Findings: Between Jan 4, 2016, and Sept 27, 2019, 229 patients were enrolled and randomly assigned to receive conventional external beam radiotherapy (n=115) or stereotactic body radiotherapy (n=114). All 229 patients were included in the intention-to-treat analysis. The median follow-up was 6·7 months (IQR 6·3-6·9). At 3 months, 40 (35%) of 114 patients in the stereotactic body radiotherapy group, and 16 (14%) of 115 patients in the conventional external beam radiotherapy group had a complete response for pain (risk ratio 1·33, 95% CI 1·14-1·55; p=0·0002). This significant difference was maintained in multivariable-adjusted analyses (odds ratio 3·47, 95% CI 1·77-6·80; p=0·0003). The most common grade 3-4 adverse event was grade 3 pain (five [4%] of 115 patients in the conventional external beam radiotherapy group vs five (5%) of 110 patients in the stereotactic body radiotherapy group). No treatment-related deaths were observed.

Interpretation: Stereotactic body radiotherapy at a dose of 24 Gy in two daily fractions was superior to conventional external beam radiotherapy at a dose of 20 Gy in five daily fractions in improving the complete response rate for pain. These results suggest that use of conformal, image-guided, stereotactically dose-escalated radiotherapy is appropriate in the palliative setting for symptom control for selected patients with painful spinal metastases, and an increased awareness of the need for specialised and multidisciplinary involvement in the delivery of end-of-life care is needed.

Funding: Canadian Cancer Society and the Australian National Health and Medical Research Council.
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http://dx.doi.org/10.1016/S1470-2045(21)00196-0DOI Listing
July 2021

Three-antibody classifier for muscle invasive urothelial carcinoma and its correlation with p53 expression.

J Clin Pathol 2021 Jun 8. Epub 2021 Jun 8.

Division of Anatomic Pathology, Laboratory Medicine and Molecular Diagnostics, Sunnybrook Health Sciences Centre, Toronto, Ontario, Canada

Aims: To assess the utility of a three-antibody immunohistochemistry panel to classify muscle invasive bladder cancers (MIBCs) in correlation with morphological features and p53 status.

Methods: A retrospective review of 243 chemotherapy naïve MIBC cystectomy specimens was performed to assess morphological features. A tissue microarray was sequentially stained with CK5/6, GATA-3 and p16. Subgroups were assigned as basal-like (CK5/6+, GATA3-) and luminal (CK5/6-, GATA3+), with the latter subdivided into genomically unstable (GU, p16+) and urothelial like (Uro, p16-) subgroups. p53 staining was assessed as abnormal/wild type. Cases from the The Cancer Genome Atlas (TCGA) portal were assessed as external validation.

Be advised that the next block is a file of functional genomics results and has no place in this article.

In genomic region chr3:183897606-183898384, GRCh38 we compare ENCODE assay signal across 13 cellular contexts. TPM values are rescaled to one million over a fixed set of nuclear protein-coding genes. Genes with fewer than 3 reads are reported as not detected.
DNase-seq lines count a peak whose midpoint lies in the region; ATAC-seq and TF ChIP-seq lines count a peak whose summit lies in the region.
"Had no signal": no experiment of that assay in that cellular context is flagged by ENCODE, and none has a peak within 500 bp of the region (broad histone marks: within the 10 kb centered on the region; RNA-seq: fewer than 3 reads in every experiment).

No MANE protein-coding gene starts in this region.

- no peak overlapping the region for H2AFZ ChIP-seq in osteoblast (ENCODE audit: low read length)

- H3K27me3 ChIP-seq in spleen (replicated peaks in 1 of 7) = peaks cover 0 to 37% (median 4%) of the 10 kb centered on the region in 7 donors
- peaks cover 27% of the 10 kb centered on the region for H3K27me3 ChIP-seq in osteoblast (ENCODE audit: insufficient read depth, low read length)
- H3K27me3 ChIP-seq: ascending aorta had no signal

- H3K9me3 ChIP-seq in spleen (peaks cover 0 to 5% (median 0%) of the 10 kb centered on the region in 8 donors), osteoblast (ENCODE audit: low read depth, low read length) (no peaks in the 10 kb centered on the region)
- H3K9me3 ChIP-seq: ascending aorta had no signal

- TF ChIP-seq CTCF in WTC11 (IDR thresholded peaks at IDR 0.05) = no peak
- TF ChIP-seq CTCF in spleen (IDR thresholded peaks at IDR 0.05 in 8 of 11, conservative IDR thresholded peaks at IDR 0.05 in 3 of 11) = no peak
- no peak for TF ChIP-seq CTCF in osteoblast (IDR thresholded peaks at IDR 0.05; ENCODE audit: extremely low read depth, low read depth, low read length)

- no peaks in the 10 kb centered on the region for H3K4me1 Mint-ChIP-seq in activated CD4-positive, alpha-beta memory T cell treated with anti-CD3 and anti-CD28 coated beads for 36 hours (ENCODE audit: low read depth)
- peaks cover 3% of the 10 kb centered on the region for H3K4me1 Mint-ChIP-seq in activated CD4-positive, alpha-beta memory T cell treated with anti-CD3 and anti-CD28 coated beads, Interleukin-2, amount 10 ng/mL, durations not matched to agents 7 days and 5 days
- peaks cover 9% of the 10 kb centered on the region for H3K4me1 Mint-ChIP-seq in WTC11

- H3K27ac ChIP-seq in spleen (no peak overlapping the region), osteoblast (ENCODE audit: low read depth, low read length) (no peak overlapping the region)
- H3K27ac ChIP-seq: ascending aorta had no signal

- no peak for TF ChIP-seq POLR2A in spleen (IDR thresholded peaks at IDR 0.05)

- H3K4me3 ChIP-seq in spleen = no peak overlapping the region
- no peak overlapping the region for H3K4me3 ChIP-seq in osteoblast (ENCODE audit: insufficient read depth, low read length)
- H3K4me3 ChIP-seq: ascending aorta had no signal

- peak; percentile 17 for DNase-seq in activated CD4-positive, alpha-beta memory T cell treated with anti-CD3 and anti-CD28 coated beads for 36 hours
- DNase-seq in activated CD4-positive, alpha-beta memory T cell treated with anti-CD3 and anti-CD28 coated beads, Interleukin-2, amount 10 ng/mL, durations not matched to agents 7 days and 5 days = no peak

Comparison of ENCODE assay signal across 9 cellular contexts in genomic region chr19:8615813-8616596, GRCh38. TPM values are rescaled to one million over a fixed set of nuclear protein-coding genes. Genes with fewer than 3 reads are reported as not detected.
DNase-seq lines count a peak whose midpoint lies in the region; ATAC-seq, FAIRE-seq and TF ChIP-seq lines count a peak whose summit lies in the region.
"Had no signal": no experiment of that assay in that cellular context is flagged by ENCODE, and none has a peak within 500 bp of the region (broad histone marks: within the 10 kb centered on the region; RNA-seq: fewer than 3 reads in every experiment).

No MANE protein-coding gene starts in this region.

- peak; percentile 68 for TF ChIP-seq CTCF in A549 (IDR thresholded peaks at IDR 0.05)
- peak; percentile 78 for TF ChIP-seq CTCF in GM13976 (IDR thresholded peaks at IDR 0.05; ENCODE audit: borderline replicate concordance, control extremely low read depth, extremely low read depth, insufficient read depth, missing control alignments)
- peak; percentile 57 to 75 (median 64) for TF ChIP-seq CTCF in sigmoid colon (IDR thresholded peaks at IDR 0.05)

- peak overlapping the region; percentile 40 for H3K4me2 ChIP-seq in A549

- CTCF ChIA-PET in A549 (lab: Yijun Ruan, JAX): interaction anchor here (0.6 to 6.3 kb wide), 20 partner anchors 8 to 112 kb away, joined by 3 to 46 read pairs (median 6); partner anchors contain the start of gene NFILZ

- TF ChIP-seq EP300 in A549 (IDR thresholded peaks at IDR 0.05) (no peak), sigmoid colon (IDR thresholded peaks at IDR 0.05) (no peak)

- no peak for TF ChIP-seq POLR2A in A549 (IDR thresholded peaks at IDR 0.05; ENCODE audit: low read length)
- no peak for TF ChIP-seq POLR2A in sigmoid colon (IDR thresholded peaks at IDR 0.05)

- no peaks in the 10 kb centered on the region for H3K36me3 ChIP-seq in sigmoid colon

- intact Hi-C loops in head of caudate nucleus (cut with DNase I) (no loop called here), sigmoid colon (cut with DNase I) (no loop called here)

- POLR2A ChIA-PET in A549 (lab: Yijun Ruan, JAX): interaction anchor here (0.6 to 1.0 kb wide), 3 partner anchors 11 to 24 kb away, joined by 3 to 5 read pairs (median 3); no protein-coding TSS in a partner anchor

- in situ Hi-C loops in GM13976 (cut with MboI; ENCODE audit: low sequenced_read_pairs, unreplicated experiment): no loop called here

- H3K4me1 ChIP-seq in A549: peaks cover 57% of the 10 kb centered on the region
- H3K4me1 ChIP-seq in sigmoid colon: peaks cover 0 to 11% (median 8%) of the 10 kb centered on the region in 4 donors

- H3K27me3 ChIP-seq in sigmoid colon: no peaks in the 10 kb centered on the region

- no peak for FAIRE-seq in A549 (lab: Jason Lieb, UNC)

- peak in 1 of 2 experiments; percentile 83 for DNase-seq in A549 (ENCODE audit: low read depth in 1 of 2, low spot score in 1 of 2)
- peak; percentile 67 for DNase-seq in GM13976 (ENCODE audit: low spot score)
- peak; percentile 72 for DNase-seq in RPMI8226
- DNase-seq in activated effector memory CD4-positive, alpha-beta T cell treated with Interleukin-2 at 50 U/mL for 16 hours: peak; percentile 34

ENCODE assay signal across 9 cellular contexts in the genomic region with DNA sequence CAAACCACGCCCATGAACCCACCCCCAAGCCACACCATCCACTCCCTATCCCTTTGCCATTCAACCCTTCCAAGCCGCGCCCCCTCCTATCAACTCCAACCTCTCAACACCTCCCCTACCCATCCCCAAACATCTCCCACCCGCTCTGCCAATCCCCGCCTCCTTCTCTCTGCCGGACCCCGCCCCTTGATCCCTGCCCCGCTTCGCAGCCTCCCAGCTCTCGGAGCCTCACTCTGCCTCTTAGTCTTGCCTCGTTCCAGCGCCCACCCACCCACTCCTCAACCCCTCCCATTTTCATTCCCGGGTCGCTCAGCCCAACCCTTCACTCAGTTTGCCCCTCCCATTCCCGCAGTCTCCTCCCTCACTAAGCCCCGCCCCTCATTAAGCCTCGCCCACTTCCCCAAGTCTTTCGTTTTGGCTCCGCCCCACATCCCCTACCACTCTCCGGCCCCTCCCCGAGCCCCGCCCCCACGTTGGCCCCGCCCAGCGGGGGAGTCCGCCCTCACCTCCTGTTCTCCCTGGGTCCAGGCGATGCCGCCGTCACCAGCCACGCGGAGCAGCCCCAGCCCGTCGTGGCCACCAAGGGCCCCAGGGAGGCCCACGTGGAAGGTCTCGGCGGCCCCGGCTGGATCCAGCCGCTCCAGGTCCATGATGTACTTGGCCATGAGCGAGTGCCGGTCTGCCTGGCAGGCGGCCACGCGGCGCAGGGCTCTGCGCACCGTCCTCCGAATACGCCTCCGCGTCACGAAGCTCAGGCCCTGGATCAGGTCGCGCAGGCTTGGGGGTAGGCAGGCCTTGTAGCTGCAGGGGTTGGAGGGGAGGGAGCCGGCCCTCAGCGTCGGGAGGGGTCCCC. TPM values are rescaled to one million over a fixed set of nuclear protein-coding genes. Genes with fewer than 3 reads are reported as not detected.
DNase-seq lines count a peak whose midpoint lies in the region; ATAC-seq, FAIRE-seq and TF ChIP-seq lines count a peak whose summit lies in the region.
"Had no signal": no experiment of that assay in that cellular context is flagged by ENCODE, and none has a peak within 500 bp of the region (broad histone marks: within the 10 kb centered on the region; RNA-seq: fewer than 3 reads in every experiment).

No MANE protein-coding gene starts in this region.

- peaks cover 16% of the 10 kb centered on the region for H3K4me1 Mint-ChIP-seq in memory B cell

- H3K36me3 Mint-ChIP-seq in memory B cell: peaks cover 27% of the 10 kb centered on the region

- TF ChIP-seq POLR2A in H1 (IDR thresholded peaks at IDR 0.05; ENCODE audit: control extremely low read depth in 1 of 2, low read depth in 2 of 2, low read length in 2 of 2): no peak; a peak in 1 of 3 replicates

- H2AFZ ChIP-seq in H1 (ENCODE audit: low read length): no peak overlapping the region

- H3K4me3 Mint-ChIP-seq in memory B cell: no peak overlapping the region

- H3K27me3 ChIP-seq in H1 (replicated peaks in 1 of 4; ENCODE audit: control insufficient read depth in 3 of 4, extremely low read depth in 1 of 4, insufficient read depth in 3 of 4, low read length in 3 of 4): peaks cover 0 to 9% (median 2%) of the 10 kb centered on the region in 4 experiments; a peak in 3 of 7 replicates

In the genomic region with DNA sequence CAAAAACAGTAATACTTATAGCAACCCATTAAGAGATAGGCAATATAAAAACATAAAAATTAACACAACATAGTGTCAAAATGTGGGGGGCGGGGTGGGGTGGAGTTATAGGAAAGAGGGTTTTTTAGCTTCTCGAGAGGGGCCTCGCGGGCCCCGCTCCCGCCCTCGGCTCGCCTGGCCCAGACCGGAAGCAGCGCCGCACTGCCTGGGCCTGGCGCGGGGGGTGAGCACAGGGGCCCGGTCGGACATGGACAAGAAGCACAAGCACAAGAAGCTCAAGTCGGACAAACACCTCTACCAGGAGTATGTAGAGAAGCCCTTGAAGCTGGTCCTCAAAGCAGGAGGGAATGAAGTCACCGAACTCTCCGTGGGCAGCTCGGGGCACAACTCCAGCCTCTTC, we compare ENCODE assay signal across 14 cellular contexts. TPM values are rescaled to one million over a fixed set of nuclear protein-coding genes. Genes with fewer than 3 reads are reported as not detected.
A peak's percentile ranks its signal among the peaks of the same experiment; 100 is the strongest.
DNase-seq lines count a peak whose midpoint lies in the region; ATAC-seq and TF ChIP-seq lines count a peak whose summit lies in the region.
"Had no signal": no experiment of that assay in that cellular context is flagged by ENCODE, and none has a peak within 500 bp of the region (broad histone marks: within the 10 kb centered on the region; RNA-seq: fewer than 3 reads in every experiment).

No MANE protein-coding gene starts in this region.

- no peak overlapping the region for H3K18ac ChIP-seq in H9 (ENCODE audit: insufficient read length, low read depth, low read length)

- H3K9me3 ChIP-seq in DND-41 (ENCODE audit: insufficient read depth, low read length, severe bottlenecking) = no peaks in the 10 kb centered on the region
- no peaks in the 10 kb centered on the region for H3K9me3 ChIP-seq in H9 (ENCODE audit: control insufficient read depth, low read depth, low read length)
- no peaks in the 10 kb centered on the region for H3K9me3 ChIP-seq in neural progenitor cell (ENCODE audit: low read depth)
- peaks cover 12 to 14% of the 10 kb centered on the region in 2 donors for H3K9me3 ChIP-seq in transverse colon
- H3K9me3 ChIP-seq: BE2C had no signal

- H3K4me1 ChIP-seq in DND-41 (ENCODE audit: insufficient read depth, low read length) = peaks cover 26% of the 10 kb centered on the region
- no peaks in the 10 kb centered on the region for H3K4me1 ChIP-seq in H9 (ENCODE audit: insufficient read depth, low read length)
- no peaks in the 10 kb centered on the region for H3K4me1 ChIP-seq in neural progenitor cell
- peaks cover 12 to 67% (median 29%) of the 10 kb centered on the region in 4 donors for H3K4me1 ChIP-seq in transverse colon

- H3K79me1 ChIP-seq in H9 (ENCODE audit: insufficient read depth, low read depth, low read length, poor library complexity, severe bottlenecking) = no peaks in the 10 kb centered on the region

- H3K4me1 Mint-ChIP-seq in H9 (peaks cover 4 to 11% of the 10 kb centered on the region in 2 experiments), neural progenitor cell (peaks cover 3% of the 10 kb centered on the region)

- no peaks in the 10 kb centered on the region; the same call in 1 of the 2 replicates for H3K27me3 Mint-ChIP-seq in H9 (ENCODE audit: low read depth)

Results: We identified 78.8% luminal, 21.2% basal cases within our cohort and 63.4% luminal, 36.6% basal in the TCGA dataset. Divergent differentiation (p<0.001) was significantly associated with basal-subtype cases in both cohorts. Within the luminal subgroup (n=186), 81 cases were classified as GU and 105 as Uro. Abnormal p53 staining was noted in 48.0% of basal, 80.2% GU and 38.1% Uro cases. Further, basal-subtype tumours significantly correlated with disease-specific death compared with Uro cases in multivariate survival analysis.

Conclusions: This retrospective study demonstrates the potential utility of a three-antibody immunohistochemistry panel to differentiate luminal and basal MIBC.
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http://dx.doi.org/10.1136/jclinpath-2021-207573DOI Listing
June 2021

Stereotactic pelvic radiotherapy with HDR boost for dose escalation in intermediate and high-risk prostate cancer (SPARE): Efficacy, toxicity and quality of life.

Radiother Oncol 2021 08 3;161:40-46. Epub 2021 Jun 3.

Odette Cancer Centre, Sunnybrook Health Sciences Centre, Canada; Department of Radiation Oncology, University of Toronto, Canada; Institute of Health Policy, Management and Evaluation, Canada. Electronic address:

Background: The ASCO/CCO guidelines recommend brachytherapy (BT) boost for eligible intermediate- (IR) or high-risk (HR) prostate cancer (PCa) patients. We present efficacy, toxicity and quality-of-life (QoL) outcomes in patients treated on a prospective protocol of MRI dose-painted high-dose-rate BT boost (HDR-BT) followed by 5-fraction pelvic radiotherapy (RT) and 6-18 months of androgen deprivation therapy (ADT).